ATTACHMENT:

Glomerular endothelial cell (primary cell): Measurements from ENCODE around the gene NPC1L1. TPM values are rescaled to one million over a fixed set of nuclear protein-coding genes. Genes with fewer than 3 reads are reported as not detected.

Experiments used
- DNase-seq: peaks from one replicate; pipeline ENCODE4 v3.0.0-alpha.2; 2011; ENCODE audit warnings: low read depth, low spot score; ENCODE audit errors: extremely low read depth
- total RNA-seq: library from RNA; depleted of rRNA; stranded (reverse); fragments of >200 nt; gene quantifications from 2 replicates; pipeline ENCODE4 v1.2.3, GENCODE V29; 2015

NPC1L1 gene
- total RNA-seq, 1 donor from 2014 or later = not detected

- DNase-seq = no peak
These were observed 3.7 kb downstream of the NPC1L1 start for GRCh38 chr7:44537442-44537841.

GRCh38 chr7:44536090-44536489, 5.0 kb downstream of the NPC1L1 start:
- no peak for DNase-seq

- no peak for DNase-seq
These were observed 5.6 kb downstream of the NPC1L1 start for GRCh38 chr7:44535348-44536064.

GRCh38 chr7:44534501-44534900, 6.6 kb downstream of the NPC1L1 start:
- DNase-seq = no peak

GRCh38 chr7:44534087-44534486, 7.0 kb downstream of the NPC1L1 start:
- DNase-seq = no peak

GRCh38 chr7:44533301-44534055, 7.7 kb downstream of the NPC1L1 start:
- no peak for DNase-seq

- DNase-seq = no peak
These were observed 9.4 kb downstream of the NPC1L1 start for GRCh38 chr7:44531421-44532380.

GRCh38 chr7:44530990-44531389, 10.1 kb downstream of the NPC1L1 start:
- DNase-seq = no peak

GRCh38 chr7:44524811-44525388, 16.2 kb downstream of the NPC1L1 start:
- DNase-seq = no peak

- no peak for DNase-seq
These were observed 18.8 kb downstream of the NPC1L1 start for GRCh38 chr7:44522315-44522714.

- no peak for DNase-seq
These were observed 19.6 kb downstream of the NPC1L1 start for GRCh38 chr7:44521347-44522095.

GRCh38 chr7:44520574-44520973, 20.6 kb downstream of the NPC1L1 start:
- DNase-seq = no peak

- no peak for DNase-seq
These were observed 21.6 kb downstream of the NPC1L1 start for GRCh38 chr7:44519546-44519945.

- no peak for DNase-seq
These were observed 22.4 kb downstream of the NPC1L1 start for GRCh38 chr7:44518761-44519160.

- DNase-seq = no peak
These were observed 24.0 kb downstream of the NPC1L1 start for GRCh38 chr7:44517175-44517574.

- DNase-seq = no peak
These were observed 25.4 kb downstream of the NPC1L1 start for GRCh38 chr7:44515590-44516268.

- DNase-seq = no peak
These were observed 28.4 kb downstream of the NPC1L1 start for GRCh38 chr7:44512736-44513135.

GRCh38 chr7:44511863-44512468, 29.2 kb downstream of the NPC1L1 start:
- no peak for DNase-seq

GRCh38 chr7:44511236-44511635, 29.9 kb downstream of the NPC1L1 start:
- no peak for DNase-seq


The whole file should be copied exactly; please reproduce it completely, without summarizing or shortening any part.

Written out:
Glomerular endothelial cell (primary cell): Measurements from ENCODE around the gene NPC1L1. TPM values are rescaled to one million over a fixed set of nuclear protein-coding genes. Genes with fewer than 3 reads are reported as not detected.

Experiments used
- DNase-seq: peaks from one replicate; pipeline ENCODE4 v3.0.0-alpha.2; 2011; ENCODE audit warnings: low read depth, low spot score; ENCODE audit errors: extremely low read depth
- total RNA-seq: library from RNA; depleted of rRNA; stranded (reverse); fragments of >200 nt; gene quantifications from 2 replicates; pipeline ENCODE4 v1.2.3, GENCODE V29; 2015

NPC1L1 gene
- total RNA-seq, 1 donor from 2014 or later = not detected

- DNase-seq = no peak
These were observed 3.7 kb downstream of the NPC1L1 start for GRCh38 chr7:44537442-44537841.

GRCh38 chr7:44536090-44536489, 5.0 kb downstream of the NPC1L1 start:
- no peak for DNase-seq

- no peak for DNase-seq
These were observed 5.6 kb downstream of the NPC1L1 start for GRCh38 chr7:44535348-44536064.

GRCh38 chr7:44534501-44534900, 6.6 kb downstream of the NPC1L1 start:
- DNase-seq = no peak

GRCh38 chr7:44534087-44534486, 7.0 kb downstream of the NPC1L1 start:
- DNase-seq = no peak

GRCh38 chr7:44533301-44534055, 7.7 kb downstream of the NPC1L1 start:
- no peak for DNase-seq

- DNase-seq = no peak
These were observed 9.4 kb downstream of the NPC1L1 start for GRCh38 chr7:44531421-44532380.

GRCh38 chr7:44530990-44531389, 10.1 kb downstream of the NPC1L1 start:
- DNase-seq = no peak

GRCh38 chr7:44524811-44525388, 16.2 kb downstream of the NPC1L1 start:
- DNase-seq = no peak

- no peak for DNase-seq
These were observed 18.8 kb downstream of the NPC1L1 start for GRCh38 chr7:44522315-44522714.

- no peak for DNase-seq
These were observed 19.6 kb downstream of the NPC1L1 start for GRCh38 chr7:44521347-44522095.

GRCh38 chr7:44520574-44520973, 20.6 kb downstream of the NPC1L1 start:
- DNase-seq = no peak

- no peak for DNase-seq
These were observed 21.6 kb downstream of the NPC1L1 start for GRCh38 chr7:44519546-44519945.

- no peak for DNase-seq
These were observed 22.4 kb downstream of the NPC1L1 start for GRCh38 chr7:44518761-44519160.

- DNase-seq = no peak
These were observed 24.0 kb downstream of the NPC1L1 start for GRCh38 chr7:44517175-44517574.

- DNase-seq = no peak
These were observed 25.4 kb downstream of the NPC1L1 start for GRCh38 chr7:44515590-44516268.

- DNase-seq = no peak
These were observed 28.4 kb downstream of the NPC1L1 start for GRCh38 chr7:44512736-44513135.

GRCh38 chr7:44511863-44512468, 29.2 kb downstream of the NPC1L1 start:
- no peak for DNase-seq

GRCh38 chr7:44511236-44511635, 29.9 kb downstream of the NPC1L1 start:
- no peak for DNase-seq